The board of motor giant Nissan will not receive bonuses after failing to meet performance targets, the carmaker confirmed last night.
The Japanese manufacturer, which employs 4,300 people at its Sunderland plant, reported its first drop in profits in eight years due to slower sales in the US and Japan.
This is in contrast to both Toyota and Honda, which reported record sales in the year just ended.
A Nissan statement said: "Nissan can confirm that it will not table a proposal to issue bonuses to its board of directors for fiscal year 2006 at the company's next annual general shareholders' meeting.
"The decision not to issue bonuses to its board members acknowledges that the company's FY2006 financial performance has not been up to expectations."
The board's bonuses at Japan's third biggest car manufacturer - 44% owned by Renault - totalled £1.6m last year, a relatively small amount compared with its global rivals.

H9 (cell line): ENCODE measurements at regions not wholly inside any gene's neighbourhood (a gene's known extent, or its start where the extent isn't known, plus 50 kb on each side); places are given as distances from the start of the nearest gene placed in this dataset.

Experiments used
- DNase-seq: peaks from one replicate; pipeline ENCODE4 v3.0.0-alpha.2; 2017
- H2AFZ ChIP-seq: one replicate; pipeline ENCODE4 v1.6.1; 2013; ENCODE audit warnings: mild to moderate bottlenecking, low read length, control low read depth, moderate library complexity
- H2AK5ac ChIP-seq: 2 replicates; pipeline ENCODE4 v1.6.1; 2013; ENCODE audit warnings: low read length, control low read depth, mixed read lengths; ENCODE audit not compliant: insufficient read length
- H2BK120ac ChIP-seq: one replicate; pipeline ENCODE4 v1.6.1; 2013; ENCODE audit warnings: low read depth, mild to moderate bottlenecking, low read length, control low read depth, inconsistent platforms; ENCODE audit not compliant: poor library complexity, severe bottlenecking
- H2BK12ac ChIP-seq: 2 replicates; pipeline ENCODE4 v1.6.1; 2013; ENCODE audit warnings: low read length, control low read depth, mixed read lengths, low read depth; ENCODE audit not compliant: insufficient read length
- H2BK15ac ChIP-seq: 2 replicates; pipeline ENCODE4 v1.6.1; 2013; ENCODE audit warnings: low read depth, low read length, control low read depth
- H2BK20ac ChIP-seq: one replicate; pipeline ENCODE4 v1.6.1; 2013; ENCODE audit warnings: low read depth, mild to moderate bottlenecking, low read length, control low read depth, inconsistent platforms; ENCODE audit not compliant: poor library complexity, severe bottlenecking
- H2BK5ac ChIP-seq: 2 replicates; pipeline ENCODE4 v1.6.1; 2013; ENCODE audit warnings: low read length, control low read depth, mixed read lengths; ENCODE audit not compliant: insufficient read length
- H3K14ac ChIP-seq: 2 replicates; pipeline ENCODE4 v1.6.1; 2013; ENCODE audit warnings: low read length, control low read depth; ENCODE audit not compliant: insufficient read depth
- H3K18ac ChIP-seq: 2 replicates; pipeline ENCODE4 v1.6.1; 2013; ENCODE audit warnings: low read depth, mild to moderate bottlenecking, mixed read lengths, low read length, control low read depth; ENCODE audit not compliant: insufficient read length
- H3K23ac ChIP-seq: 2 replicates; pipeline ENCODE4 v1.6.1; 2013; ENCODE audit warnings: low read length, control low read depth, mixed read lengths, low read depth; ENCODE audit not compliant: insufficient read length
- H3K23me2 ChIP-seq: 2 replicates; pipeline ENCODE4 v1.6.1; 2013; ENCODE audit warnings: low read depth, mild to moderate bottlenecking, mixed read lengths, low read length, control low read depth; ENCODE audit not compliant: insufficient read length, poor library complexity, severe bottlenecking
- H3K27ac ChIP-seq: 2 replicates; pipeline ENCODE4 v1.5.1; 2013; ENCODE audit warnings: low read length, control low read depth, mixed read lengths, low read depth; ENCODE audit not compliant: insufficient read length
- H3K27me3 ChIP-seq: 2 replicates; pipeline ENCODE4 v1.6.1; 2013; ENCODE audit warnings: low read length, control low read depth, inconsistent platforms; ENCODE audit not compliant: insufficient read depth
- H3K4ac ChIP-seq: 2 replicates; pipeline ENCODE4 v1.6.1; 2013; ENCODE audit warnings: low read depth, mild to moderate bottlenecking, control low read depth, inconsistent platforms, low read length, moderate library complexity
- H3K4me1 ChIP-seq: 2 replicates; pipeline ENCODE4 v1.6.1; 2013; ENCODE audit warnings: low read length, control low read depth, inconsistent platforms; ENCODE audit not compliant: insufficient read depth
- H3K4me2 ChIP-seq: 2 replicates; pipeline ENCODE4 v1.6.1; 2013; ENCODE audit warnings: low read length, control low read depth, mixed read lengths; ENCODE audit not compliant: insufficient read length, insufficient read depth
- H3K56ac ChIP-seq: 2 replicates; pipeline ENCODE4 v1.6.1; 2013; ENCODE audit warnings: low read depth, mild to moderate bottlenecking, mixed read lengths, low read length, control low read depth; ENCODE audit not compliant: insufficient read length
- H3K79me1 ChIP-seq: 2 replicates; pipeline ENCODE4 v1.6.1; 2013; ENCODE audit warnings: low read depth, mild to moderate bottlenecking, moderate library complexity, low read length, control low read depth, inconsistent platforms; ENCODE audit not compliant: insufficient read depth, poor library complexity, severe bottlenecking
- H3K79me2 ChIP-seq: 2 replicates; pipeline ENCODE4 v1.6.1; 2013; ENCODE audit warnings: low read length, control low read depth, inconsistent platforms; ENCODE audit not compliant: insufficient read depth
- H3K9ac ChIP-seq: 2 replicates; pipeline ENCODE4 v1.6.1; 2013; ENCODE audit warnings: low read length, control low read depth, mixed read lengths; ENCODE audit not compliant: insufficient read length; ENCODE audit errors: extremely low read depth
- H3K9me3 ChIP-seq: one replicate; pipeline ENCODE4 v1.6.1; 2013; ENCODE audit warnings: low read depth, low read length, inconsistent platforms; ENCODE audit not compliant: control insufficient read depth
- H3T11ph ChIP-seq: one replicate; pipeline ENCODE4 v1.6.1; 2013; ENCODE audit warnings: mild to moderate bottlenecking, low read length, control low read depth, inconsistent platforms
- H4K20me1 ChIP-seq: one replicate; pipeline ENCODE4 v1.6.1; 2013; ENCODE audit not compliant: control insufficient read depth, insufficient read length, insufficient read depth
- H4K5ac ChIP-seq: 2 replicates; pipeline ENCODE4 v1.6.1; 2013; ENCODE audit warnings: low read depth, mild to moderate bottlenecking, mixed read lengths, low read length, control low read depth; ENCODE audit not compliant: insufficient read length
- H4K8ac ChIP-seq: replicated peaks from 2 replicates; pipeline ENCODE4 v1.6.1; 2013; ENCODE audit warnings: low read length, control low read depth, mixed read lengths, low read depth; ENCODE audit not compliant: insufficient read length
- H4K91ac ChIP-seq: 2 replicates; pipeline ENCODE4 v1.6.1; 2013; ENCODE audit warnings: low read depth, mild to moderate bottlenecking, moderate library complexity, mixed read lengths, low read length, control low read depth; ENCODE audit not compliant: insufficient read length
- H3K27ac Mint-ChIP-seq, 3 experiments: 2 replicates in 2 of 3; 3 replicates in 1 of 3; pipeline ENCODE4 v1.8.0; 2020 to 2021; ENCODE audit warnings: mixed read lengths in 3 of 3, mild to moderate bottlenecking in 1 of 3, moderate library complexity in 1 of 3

The move to scrap them highlights Nissan's under performance relative to its Japanese rivals, raising questions about its strategy under chief executive Carlos Ghosn.
Mr Ghosn, who was heckled at the AGM in Yokohama on Wednesday, said Nissan was in line to meet its forecasts for the year.
Performance in the first quarter was expected to be disappointing due to a lower margin and product mix and the absence of favourable tax rates it enjoyed in the first quarter of last year.
Mr Ghosn said: "In 2006, we did not meet our fiscal year performance objectives and we are taking that responsibility seriously."